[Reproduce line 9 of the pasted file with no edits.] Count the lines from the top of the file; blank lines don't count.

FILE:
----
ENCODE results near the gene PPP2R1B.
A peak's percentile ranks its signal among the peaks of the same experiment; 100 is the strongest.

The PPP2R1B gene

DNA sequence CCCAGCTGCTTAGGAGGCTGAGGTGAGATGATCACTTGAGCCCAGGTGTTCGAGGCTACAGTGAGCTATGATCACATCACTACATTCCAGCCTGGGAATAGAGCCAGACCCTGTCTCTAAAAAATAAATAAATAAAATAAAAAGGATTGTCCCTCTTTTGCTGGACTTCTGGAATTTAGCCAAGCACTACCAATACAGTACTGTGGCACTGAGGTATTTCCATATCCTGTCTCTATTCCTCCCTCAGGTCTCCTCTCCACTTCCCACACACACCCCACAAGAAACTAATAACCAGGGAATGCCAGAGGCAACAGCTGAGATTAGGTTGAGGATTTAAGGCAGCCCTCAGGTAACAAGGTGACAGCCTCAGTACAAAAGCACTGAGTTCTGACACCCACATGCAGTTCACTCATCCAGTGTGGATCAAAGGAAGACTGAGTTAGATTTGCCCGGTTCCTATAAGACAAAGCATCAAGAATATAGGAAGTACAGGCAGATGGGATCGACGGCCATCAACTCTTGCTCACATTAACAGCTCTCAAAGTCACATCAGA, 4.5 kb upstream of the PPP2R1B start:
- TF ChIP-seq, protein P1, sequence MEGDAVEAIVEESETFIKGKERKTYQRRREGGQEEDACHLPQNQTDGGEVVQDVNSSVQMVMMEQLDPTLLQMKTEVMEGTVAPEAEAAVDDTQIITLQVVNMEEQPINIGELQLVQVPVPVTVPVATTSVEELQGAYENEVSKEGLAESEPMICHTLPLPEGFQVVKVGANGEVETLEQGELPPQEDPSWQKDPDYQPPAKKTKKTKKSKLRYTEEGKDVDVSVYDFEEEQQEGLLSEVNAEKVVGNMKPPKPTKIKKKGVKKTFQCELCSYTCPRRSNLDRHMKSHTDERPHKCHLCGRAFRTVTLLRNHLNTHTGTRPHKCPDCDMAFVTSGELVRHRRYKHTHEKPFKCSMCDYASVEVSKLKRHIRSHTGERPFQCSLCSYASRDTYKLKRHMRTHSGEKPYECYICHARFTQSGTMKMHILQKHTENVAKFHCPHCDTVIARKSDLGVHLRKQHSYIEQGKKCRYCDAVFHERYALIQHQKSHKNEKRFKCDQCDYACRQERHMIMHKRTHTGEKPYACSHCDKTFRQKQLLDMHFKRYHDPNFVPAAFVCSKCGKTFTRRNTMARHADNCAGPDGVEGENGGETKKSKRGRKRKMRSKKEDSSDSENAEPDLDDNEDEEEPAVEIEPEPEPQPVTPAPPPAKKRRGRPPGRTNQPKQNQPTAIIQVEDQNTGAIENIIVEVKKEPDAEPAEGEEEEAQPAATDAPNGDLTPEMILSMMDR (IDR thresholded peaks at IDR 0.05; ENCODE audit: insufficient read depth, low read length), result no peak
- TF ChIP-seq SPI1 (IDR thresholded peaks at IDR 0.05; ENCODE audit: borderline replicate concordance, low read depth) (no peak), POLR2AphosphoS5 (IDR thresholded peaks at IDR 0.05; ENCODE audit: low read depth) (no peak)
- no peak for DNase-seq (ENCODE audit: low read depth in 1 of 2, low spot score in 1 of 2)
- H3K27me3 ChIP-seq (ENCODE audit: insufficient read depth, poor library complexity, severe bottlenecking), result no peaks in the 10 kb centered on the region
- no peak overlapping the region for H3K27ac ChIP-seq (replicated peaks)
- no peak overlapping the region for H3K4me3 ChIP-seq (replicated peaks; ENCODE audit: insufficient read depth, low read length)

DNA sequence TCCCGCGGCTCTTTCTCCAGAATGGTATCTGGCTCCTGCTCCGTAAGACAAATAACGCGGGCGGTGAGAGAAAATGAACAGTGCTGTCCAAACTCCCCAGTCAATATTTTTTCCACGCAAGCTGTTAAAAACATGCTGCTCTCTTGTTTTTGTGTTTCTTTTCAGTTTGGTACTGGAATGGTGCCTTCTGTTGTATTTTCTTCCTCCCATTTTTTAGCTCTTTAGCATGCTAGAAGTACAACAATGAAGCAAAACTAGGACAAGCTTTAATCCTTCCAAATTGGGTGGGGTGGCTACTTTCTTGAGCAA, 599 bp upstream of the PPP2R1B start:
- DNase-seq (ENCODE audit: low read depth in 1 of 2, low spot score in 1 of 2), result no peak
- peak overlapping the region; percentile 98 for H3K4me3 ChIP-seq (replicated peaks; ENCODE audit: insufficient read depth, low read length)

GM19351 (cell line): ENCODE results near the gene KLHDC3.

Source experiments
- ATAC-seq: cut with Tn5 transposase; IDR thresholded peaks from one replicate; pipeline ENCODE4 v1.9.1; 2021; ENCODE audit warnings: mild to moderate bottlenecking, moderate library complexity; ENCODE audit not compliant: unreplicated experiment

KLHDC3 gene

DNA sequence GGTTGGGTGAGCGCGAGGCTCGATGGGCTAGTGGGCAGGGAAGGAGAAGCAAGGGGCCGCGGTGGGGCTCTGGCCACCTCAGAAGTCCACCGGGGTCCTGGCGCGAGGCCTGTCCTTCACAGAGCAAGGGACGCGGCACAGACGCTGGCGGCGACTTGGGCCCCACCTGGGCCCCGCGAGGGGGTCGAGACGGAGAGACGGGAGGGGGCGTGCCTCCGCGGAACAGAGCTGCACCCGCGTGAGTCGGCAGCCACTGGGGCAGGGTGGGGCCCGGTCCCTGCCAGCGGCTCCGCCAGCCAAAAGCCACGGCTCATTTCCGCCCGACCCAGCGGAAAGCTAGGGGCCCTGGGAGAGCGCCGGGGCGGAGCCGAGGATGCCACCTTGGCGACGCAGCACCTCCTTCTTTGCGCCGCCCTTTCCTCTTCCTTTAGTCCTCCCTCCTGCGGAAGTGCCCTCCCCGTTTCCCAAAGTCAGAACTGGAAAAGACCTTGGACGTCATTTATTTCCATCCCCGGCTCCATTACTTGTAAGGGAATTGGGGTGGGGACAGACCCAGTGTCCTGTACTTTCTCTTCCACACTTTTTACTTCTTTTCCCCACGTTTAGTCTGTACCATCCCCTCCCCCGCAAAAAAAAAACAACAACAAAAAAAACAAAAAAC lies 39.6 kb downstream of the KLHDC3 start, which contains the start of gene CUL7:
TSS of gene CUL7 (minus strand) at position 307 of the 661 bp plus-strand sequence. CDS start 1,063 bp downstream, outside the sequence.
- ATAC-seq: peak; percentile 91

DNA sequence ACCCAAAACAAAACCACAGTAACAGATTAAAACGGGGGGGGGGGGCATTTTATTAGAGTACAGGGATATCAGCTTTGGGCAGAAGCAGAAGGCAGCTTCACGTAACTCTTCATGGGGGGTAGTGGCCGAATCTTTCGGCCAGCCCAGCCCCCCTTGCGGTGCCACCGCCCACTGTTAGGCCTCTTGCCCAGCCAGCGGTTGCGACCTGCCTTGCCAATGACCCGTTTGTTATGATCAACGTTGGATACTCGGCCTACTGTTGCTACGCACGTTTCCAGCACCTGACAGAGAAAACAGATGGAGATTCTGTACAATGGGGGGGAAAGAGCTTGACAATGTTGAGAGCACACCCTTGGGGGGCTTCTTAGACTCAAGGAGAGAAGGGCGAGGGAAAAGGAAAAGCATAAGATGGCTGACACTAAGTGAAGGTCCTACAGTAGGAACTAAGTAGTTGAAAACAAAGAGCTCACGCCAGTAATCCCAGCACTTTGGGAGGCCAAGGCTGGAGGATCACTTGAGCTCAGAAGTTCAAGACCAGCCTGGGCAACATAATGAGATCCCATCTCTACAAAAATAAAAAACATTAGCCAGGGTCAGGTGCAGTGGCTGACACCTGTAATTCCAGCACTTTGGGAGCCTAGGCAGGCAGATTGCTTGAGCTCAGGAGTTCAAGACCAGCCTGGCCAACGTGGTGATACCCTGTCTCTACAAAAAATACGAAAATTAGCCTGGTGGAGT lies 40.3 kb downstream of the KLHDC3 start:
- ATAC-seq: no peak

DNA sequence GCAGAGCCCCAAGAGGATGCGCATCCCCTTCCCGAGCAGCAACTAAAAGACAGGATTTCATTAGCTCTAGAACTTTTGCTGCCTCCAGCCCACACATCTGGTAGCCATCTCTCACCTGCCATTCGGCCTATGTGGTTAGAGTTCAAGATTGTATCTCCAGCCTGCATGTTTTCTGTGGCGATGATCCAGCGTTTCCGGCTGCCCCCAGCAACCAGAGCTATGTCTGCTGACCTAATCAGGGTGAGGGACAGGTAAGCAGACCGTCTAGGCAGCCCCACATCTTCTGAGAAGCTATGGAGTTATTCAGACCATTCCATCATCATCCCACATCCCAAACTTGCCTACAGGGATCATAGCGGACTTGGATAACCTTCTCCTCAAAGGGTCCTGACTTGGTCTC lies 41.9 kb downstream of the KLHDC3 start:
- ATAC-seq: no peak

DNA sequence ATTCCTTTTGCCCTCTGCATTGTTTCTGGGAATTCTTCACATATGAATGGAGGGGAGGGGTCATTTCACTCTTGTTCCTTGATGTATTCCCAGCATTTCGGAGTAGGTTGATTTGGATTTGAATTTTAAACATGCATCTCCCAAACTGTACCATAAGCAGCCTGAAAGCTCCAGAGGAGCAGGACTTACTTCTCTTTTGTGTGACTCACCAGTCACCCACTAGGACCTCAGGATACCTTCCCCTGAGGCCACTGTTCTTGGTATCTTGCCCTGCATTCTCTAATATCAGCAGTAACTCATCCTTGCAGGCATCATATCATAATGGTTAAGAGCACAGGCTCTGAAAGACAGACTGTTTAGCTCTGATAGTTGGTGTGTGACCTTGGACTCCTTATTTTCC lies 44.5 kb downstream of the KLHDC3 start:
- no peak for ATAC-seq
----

- no peak overlapping the region for H3K27ac ChIP-seq (replicated peaks)